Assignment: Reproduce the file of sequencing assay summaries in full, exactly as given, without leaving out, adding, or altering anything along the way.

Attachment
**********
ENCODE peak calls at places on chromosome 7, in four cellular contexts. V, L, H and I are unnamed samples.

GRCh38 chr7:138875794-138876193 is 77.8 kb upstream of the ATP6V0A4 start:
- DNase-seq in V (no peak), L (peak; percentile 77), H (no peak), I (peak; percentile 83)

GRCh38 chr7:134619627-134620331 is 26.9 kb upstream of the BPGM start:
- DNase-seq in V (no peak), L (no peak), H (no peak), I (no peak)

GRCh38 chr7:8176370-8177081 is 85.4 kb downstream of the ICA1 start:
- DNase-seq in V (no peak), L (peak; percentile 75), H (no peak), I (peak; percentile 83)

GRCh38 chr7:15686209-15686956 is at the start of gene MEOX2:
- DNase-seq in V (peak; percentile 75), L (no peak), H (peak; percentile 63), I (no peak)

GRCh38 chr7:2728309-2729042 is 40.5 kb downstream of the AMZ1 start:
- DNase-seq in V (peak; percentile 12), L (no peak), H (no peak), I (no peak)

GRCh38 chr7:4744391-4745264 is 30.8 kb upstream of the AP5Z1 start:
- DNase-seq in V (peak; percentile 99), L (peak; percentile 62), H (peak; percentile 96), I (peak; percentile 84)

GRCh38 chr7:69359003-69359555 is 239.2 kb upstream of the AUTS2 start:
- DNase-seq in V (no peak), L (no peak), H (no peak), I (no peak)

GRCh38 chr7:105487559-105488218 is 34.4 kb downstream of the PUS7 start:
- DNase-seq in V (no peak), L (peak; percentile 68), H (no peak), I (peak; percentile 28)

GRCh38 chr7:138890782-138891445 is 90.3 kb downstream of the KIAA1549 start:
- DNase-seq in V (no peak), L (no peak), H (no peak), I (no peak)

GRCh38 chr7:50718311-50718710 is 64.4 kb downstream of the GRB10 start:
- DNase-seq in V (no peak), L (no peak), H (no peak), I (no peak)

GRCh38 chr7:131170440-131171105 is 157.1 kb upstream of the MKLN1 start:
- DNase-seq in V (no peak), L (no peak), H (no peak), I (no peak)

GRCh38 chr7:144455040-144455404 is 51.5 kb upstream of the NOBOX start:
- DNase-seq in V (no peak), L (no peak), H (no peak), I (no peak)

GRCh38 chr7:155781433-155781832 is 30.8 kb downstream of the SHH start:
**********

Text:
ENCODE peak calls at places on chromosome 7, in four cellular contexts. V, L, H and I are unnamed samples.

GRCh38 chr7:138875794-138876193 is 77.8 kb upstream of the ATP6V0A4 start:
- DNase-seq in V (no peak), L (peak; percentile 77), H (no peak), I (peak; percentile 83)

GRCh38 chr7:134619627-134620331 is 26.9 kb upstream of the BPGM start:
- DNase-seq in V (no peak), L (no peak), H (no peak), I (no peak)

GRCh38 chr7:8176370-8177081 is 85.4 kb downstream of the ICA1 start:
- DNase-seq in V (no peak), L (peak; percentile 75), H (no peak), I (peak; percentile 83)

GRCh38 chr7:15686209-15686956 is at the start of gene MEOX2:
- DNase-seq in V (peak; percentile 75), L (no peak), H (peak; percentile 63), I (no peak)

GRCh38 chr7:2728309-2729042 is 40.5 kb downstream of the AMZ1 start:
- DNase-seq in V (peak; percentile 12), L (no peak), H (no peak), I (no peak)

GRCh38 chr7:4744391-4745264 is 30.8 kb upstream of the AP5Z1 start:
- DNase-seq in V (peak; percentile 99), L (peak; percentile 62), H (peak; percentile 96), I (peak; percentile 84)

GRCh38 chr7:69359003-69359555 is 239.2 kb upstream of the AUTS2 start:
- DNase-seq in V (no peak), L (no peak), H (no peak), I (no peak)

GRCh38 chr7:105487559-105488218 is 34.4 kb downstream of the PUS7 start:
- DNase-seq in V (no peak), L (peak; percentile 68), H (no peak), I (peak; percentile 28)

GRCh38 chr7:138890782-138891445 is 90.3 kb downstream of the KIAA1549 start:
- DNase-seq in V (no peak), L (no peak), H (no peak), I (no peak)

GRCh38 chr7:50718311-50718710 is 64.4 kb downstream of the GRB10 start:
- DNase-seq in V (no peak), L (no peak), H (no peak), I (no peak)

GRCh38 chr7:131170440-131171105 is 157.1 kb upstream of the MKLN1 start:
- DNase-seq in V (no peak), L (no peak), H (no peak), I (no peak)

GRCh38 chr7:144455040-144455404 is 51.5 kb upstream of the NOBOX start:
- DNase-seq in V (no peak), L (no peak), H (no peak), I (no peak)

GRCh38 chr7:155781433-155781832 is 30.8 kb downstream of the SHH start: